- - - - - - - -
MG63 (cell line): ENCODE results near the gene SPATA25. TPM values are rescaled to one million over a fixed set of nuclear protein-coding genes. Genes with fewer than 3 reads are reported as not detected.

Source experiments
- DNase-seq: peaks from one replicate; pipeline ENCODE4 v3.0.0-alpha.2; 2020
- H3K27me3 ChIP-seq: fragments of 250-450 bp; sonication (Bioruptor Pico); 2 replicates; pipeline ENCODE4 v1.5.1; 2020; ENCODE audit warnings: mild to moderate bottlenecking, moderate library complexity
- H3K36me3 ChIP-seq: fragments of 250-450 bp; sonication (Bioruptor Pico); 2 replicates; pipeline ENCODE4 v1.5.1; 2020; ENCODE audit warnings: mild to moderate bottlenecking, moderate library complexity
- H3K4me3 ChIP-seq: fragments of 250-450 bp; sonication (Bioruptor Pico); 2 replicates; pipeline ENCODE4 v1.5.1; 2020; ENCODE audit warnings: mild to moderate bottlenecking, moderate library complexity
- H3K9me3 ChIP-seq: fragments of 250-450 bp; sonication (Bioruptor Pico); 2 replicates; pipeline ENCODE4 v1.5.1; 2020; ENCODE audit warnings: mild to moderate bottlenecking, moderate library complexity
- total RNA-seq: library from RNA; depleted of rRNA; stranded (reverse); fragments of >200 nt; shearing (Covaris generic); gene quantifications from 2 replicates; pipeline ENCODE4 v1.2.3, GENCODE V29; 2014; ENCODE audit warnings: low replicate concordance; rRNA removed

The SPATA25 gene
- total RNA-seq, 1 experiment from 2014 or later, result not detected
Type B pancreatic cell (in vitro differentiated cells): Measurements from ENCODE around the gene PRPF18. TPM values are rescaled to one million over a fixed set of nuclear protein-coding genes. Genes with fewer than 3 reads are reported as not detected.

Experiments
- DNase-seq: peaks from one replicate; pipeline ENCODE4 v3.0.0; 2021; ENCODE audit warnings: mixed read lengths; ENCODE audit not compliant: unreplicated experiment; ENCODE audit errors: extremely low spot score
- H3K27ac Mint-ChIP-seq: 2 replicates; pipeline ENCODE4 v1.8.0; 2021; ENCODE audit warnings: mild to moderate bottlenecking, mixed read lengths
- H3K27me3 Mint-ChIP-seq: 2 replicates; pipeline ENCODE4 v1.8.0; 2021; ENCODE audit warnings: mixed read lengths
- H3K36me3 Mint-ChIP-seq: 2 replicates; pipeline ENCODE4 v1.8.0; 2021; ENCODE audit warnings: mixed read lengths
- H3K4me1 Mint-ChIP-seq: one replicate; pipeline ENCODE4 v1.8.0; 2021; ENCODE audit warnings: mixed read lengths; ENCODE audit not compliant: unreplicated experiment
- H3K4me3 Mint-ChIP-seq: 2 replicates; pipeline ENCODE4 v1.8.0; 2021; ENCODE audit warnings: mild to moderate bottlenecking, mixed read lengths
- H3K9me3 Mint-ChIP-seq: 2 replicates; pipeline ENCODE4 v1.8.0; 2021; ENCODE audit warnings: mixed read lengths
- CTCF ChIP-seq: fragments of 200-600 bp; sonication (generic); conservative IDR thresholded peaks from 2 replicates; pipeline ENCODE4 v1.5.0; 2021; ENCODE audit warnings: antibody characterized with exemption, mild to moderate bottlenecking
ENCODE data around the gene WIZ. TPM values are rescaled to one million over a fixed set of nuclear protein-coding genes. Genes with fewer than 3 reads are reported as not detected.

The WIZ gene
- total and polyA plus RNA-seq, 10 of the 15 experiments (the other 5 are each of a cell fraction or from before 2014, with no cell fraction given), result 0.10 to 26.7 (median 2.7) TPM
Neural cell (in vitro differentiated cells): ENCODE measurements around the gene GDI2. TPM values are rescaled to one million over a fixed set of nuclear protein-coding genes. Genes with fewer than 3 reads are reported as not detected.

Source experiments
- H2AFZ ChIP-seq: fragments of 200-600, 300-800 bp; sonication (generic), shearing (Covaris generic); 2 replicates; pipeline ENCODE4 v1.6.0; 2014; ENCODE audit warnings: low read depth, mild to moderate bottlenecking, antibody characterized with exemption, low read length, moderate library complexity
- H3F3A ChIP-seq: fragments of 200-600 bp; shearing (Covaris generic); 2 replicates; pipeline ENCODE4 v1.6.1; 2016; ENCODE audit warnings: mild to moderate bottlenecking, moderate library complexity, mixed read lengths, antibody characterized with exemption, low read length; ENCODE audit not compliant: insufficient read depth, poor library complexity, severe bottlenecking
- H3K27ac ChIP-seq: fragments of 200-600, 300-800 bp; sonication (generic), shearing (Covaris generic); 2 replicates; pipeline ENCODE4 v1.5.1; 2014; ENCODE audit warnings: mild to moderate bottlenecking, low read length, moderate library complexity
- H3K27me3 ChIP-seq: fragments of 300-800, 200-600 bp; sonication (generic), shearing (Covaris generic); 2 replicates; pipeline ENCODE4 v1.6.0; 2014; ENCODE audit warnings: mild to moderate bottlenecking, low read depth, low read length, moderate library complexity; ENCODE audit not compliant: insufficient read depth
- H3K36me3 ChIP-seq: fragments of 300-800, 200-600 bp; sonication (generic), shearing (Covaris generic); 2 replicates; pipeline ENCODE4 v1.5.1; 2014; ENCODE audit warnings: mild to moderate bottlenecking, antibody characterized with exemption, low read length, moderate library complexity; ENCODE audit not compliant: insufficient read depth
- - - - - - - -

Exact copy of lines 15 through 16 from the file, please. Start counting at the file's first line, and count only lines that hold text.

- H3K27me3 Mint-ChIP-seq: 2 replicates; pipeline ENCODE4 v1.8.0; 2021; ENCODE audit warnings: mixed read lengths
- H3K36me3 Mint-ChIP-seq: 2 replicates; pipeline ENCODE4 v1.8.0; 2021; ENCODE audit warnings: mixed read lengths